Updated: January 7, 2012 8:11AM
Homer Glen has been a town for only 10 1/2 years, and while it’s getting harder to do so by the year, many residents still see themselves as rural residents. Consider the town’s motto: Community and Nature ... in Harmony.
So it’s not surprising that some homeowners in the village have appointed themselves as Defenders of the Deer — determined to try to prevent the Will County Forest Preserve District from conducting another deer kill in its forest preserves, including the Messenger Woods and Messenger Marsh preserves near the village.
Included on their agenda is pressing the village board to approve an advisory referendum in March on whether residents support the culling program, which began last winter.
At a meeting last week, several residents expressed sadness at no longer seeing deer on or near their property. A longtime Homer Township homeowner said she used to see deer by her apple trees, and “there aren’t any this year. None of them are coming to eat our falling apples.”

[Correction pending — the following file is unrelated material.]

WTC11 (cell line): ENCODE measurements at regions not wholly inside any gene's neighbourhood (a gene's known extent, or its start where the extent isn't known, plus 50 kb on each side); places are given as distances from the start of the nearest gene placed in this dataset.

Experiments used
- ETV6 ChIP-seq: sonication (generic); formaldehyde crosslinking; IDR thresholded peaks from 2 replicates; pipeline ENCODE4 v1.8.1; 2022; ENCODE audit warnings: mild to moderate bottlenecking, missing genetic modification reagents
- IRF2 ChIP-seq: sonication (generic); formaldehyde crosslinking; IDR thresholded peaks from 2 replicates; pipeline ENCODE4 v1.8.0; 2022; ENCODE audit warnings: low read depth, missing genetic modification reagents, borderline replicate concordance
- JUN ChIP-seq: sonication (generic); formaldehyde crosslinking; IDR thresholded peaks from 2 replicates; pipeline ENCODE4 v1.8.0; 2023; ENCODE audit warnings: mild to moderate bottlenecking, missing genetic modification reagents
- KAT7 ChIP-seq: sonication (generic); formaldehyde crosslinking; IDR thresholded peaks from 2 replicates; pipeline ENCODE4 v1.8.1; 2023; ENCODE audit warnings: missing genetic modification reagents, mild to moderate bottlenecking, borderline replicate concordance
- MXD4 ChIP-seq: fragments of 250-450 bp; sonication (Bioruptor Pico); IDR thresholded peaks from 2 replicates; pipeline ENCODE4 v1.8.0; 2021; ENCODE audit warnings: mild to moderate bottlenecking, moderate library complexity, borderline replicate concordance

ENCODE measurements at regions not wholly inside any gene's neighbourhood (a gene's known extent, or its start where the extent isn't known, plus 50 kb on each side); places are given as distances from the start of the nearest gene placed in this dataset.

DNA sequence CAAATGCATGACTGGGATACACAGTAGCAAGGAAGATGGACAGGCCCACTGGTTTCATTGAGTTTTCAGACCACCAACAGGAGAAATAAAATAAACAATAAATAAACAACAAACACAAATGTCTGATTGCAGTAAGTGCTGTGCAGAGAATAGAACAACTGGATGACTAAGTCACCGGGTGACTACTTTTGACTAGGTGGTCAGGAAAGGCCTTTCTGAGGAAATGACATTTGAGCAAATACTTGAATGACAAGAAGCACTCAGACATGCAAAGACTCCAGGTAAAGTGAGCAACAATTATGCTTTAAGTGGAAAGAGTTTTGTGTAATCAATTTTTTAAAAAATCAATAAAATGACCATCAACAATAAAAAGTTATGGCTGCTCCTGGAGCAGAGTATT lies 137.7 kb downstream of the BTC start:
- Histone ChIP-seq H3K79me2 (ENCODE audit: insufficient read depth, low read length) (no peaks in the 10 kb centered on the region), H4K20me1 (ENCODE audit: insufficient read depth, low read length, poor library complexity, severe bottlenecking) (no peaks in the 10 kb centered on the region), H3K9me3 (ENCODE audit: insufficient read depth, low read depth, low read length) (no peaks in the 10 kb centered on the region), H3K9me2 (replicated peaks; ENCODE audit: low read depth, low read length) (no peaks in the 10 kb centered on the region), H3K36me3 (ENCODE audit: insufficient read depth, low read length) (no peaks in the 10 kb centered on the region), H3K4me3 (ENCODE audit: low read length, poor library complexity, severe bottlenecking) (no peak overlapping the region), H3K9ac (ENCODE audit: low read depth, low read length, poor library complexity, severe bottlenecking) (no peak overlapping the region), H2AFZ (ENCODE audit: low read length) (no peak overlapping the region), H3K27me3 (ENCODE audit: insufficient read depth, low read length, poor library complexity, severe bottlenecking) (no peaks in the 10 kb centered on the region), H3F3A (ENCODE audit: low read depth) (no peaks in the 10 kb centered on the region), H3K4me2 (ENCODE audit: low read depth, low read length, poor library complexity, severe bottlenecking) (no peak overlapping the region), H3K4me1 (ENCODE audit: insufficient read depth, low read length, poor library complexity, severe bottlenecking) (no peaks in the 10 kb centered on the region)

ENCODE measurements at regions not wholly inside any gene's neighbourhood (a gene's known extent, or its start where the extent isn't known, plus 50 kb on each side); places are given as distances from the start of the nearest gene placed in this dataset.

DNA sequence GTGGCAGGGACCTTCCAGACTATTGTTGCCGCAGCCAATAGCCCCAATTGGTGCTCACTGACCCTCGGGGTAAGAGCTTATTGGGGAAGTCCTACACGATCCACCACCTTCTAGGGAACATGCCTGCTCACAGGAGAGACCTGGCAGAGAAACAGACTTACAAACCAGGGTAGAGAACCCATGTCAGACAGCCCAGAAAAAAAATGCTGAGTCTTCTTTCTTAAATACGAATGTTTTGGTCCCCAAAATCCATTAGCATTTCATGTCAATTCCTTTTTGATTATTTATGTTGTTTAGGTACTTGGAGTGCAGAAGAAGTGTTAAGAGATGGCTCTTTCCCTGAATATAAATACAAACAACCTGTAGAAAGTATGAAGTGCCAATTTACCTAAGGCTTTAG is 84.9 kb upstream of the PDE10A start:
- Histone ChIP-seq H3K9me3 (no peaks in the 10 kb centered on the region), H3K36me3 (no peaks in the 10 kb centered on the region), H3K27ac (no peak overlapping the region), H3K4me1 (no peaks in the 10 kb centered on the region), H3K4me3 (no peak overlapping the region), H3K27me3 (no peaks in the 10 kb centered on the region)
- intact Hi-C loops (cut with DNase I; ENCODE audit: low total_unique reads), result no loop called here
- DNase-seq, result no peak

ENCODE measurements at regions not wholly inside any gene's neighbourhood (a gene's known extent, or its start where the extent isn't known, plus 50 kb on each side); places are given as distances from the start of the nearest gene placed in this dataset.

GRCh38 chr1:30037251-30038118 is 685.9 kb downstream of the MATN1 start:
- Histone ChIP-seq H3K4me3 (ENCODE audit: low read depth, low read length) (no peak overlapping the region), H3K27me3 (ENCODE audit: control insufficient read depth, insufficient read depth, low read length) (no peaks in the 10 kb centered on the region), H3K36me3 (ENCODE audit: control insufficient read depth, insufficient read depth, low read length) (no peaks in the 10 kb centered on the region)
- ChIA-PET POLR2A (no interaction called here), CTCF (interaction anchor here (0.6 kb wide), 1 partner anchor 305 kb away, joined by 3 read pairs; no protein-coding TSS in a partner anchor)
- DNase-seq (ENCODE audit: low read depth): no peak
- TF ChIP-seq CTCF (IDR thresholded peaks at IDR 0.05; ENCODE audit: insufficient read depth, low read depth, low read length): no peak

While we admire the residents’ appreciation of nature and deer in particular, they’re missing the larger picture — the culling program benefits the county’s deer population and protects its long-term health.
Forest preserve district naturalists say the program protects the remaining deer from starvation and the dreaded wasting disease and maintains the ecosystem in the woods. They say the target density is 20 deer per square mile.
They’re the nature experts, not the homeowners. Do Homer Glen residents really think the district wants to kill deer for no valid reason? That would make no sense.
Culling also helps fight hunger locally. District sharpshooters last winter killed 134 deer, and about three tons of venison was donated to the Northern Illinois Food Bank, as it will be this season.
The deer culling foes should drop their campaign. It’s misguided. Let the deer experts do their thing.